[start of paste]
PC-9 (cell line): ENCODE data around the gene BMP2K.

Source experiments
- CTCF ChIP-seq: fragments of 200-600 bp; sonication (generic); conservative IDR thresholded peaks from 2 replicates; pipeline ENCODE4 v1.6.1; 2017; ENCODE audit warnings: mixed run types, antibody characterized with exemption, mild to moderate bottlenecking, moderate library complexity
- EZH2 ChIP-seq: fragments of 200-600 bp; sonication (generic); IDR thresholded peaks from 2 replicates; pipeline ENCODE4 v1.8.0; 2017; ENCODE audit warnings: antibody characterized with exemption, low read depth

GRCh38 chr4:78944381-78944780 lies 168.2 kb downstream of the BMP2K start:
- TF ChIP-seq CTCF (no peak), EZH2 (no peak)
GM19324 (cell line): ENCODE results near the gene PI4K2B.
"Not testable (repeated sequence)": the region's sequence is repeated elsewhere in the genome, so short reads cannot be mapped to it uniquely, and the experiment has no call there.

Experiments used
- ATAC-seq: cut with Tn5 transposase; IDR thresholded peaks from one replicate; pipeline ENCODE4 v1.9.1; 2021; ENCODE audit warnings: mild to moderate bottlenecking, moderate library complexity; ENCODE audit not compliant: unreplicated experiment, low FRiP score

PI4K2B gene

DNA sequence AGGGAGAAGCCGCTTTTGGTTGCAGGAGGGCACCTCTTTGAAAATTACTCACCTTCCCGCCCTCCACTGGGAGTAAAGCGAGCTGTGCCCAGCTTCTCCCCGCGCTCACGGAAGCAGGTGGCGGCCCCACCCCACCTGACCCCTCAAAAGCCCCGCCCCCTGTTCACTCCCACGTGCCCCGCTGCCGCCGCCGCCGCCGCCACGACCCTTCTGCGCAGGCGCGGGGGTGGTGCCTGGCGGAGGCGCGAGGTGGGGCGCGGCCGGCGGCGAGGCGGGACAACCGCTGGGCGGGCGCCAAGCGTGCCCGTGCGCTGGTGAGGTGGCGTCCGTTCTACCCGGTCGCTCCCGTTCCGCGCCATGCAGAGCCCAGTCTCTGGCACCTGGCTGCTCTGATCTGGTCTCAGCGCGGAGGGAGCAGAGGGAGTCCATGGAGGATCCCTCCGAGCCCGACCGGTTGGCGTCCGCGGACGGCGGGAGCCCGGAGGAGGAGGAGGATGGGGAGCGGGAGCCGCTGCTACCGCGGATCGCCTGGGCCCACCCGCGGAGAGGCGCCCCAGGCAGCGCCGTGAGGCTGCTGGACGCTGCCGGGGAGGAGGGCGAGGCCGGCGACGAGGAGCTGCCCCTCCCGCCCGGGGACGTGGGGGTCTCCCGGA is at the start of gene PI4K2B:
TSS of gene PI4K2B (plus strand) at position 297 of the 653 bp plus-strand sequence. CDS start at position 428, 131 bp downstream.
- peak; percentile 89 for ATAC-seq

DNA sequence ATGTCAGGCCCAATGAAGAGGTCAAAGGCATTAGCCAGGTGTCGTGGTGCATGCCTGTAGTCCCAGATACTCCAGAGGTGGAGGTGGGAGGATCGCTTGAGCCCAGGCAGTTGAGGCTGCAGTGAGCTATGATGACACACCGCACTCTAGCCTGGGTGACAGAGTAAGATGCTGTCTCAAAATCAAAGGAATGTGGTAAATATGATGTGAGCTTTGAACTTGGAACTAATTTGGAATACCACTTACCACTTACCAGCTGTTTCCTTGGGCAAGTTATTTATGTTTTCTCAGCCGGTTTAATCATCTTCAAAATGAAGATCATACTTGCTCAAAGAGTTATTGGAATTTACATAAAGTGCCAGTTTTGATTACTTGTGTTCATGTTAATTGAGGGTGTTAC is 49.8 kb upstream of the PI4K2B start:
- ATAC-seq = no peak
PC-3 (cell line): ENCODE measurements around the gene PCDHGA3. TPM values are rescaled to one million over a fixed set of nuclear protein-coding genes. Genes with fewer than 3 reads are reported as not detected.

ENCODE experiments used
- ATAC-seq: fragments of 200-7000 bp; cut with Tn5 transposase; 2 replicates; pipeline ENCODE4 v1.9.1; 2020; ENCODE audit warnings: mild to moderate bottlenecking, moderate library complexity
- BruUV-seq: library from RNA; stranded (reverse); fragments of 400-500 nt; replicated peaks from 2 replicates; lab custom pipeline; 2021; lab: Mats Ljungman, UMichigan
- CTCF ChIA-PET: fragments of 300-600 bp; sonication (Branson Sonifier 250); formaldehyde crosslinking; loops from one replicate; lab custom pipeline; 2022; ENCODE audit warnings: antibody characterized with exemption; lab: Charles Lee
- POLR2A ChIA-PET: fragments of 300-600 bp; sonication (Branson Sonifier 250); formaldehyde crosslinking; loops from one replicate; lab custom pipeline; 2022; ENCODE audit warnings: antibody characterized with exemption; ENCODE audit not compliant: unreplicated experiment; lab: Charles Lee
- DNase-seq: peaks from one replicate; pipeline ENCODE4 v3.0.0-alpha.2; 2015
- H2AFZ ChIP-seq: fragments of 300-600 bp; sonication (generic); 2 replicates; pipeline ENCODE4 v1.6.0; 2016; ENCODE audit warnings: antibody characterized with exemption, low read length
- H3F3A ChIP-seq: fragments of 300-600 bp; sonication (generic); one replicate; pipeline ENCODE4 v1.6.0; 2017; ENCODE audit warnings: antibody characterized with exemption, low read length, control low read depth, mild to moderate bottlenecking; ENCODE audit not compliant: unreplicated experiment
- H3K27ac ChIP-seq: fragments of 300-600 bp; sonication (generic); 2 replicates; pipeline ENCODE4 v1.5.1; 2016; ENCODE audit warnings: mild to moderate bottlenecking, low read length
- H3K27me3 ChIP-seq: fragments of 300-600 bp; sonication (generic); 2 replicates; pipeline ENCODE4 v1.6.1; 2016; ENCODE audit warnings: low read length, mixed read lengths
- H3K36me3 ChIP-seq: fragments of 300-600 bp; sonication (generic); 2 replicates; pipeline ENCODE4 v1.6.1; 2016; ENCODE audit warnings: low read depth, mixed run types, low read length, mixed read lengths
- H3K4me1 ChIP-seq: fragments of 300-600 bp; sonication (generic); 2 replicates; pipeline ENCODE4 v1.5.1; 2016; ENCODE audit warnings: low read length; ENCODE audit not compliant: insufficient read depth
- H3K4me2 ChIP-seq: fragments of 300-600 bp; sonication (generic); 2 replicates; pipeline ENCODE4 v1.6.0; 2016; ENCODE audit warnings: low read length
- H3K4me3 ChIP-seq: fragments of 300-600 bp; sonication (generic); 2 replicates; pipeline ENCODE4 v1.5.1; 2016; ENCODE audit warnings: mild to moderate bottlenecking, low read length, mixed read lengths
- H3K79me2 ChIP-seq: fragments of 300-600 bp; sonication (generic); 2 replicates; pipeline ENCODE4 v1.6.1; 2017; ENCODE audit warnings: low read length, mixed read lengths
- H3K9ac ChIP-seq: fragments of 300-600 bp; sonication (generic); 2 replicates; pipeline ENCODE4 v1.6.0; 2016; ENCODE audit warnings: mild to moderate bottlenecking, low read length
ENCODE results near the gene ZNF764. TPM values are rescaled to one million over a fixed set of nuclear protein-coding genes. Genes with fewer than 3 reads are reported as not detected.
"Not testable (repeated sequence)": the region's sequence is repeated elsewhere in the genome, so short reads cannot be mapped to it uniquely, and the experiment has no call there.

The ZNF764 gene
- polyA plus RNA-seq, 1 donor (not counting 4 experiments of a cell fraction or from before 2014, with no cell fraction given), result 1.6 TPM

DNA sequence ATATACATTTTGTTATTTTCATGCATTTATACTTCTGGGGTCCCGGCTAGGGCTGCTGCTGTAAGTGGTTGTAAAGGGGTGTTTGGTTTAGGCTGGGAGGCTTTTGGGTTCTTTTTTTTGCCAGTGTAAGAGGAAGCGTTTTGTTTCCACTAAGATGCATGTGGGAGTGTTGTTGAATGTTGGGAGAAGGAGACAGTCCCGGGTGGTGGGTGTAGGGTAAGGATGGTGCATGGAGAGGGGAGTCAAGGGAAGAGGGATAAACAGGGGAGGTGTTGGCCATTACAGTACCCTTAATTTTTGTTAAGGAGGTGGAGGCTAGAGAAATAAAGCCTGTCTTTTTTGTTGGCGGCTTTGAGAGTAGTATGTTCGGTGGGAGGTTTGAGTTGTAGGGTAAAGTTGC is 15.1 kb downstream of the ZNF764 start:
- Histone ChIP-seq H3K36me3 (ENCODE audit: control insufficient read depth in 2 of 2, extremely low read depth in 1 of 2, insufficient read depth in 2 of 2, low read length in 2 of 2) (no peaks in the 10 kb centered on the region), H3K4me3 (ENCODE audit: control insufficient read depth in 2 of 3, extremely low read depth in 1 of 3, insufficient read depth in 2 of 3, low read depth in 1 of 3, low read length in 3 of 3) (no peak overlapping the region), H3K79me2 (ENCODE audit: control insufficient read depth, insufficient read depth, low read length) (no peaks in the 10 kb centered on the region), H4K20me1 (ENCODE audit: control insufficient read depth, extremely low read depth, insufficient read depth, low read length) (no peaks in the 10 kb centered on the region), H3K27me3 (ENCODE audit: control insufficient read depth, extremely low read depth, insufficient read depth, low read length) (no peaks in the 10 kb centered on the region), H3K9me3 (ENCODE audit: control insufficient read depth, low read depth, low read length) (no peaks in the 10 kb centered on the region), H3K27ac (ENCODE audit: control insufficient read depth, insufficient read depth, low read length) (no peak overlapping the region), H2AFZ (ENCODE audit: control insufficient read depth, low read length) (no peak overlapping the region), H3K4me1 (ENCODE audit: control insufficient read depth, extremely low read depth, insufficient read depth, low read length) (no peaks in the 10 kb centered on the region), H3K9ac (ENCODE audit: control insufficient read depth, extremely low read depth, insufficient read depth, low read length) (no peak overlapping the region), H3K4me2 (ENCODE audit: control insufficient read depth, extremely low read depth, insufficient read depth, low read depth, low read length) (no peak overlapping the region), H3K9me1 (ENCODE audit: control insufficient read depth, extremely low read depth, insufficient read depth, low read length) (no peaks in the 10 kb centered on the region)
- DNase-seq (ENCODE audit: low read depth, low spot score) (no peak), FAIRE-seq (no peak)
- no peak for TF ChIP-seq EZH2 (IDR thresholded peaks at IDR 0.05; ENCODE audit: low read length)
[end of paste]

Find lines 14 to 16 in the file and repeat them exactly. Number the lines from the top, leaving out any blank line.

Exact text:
- peak; percentile 89 for ATAC-seq

DNA sequence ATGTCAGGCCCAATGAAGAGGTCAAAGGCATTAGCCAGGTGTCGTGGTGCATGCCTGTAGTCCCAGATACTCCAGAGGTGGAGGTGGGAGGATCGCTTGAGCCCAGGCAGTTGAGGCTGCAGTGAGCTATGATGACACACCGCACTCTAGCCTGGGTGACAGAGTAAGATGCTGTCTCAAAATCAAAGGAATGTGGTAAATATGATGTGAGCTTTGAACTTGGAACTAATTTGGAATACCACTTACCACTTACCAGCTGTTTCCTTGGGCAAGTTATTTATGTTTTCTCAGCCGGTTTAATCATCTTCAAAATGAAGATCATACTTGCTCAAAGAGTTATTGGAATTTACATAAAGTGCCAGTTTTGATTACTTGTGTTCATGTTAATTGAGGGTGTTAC is 49.8 kb upstream of the PI4K2B start:
- ATAC-seq = no peak